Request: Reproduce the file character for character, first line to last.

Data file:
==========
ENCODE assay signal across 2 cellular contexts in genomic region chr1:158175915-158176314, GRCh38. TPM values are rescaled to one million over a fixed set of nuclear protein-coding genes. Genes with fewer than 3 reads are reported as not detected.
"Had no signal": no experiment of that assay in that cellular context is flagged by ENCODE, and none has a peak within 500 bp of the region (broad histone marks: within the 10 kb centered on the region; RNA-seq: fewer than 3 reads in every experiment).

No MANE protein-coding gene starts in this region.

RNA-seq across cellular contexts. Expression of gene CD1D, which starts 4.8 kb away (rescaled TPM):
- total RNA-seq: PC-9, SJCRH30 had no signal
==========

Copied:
ENCODE assay signal across 2 cellular contexts in genomic region chr1:158175915-158176314, GRCh38. TPM values are rescaled to one million over a fixed set of nuclear protein-coding genes. Genes with fewer than 3 reads are reported as not detected.
"Had no signal": no experiment of that assay in that cellular context is flagged by ENCODE, and none has a peak within 500 bp of the region (broad histone marks: within the 10 kb centered on the region; RNA-seq: fewer than 3 reads in every experiment).

No MANE protein-coding gene starts in this region.

RNA-seq across cellular contexts. Expression of gene CD1D, which starts 4.8 kb away (rescaled TPM):
- total RNA-seq: PC-9, SJCRH30 had no signal